Reprioritizing Development and Defense in Sub-Saharan Africa: Strategic Opportunity

  • Lieutenant Colonel Sharon K. E. Kibiloski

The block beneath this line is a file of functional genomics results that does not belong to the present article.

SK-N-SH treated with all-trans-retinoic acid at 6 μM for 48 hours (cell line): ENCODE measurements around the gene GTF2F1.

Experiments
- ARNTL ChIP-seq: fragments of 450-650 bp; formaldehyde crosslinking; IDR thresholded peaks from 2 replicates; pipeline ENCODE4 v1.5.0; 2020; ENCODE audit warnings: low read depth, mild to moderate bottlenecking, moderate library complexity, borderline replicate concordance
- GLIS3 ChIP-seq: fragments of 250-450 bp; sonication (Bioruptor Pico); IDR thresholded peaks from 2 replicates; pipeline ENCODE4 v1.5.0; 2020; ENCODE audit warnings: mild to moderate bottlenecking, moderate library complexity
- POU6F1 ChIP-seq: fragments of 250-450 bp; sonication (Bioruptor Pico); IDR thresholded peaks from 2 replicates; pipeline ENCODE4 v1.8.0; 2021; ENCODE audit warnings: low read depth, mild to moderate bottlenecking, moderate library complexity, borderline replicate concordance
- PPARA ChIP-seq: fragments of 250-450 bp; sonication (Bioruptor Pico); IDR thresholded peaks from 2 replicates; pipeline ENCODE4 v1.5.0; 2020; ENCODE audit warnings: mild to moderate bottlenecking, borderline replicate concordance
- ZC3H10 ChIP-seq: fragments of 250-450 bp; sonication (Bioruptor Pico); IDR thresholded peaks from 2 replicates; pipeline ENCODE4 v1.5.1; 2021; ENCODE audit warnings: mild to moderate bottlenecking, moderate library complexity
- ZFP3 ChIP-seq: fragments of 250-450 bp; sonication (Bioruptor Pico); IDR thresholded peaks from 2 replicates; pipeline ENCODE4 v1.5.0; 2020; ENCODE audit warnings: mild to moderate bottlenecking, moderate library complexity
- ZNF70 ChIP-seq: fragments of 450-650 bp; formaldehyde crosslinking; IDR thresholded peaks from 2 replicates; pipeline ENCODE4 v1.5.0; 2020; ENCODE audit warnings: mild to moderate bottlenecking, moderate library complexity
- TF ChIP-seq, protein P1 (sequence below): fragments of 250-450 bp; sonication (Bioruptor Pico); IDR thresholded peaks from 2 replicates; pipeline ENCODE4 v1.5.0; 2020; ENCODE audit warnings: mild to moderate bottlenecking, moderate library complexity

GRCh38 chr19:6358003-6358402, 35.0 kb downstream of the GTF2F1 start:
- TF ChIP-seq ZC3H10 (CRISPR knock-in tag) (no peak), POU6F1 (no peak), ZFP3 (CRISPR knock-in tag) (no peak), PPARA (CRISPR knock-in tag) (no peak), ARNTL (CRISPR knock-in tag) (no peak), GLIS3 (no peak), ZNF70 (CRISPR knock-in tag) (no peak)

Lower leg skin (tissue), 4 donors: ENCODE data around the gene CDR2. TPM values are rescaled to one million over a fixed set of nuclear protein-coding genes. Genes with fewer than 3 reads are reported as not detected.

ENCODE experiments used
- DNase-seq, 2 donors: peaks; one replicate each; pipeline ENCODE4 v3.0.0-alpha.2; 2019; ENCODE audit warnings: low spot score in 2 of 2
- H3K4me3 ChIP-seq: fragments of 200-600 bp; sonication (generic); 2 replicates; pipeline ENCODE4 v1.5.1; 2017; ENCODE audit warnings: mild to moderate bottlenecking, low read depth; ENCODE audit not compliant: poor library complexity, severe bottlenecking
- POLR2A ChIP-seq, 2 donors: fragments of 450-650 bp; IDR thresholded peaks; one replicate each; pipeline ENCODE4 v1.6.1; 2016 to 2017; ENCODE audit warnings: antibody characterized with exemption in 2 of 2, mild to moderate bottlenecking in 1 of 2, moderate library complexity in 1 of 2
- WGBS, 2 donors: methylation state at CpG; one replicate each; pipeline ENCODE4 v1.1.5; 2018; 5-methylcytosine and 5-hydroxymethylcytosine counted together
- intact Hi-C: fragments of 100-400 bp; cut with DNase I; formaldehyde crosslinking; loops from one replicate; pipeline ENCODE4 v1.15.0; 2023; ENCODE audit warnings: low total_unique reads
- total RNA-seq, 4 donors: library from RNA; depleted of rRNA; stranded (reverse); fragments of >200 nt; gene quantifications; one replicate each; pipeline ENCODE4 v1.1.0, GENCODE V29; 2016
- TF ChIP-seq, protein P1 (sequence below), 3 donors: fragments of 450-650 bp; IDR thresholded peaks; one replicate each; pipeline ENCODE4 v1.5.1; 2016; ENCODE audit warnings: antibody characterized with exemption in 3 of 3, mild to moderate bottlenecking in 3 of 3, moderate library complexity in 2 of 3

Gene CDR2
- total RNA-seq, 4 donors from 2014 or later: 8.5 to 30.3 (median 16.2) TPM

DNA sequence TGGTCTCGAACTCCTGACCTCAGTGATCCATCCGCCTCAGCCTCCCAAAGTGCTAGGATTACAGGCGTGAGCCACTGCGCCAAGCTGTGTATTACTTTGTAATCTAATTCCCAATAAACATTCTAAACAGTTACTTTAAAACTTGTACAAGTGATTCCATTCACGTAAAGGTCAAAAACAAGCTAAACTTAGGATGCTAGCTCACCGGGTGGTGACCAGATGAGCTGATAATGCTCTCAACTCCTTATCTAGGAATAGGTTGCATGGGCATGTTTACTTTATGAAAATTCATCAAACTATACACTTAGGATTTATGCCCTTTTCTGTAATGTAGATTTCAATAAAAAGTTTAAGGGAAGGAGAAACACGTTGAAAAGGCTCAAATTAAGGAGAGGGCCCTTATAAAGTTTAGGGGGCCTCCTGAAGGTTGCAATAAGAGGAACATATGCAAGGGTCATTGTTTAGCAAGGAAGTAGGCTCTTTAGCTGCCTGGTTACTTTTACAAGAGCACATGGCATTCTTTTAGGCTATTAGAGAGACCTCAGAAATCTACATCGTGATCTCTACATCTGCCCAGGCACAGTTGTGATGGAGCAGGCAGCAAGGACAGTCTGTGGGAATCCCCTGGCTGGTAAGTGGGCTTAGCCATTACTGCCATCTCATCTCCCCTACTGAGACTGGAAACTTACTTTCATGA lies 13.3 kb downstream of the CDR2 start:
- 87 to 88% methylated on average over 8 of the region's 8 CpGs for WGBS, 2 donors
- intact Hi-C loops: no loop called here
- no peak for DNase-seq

The idea of violent extremism as a security threat to the United States (U.S.) has evolved over the last 25 years, especially as it pertains to sub-Saharan Africa. Since the U.S. has not had to militarily confront large-scale violent extremism in sub-Saharan Africa, this region now provides the U.S. an exceptional strategic opportunity to move away from a military-dominated reflexive approach and instead fully commit to a more proactive human-focused approach to address the underlying conditions which allow violent extremism to grow and prosper. The U.S. must prioritize and adequately resource long-term development activities in key human-centered development areas focused on setting the conditions for stability in this region over military counterterrorism approaches which only address the immediate symptom of violent extremism. This paper makes three strategy-related recommendations focusing on resources, organizational structure and creativity, and two policy-related recommendations which focus on restraint and risk acceptance.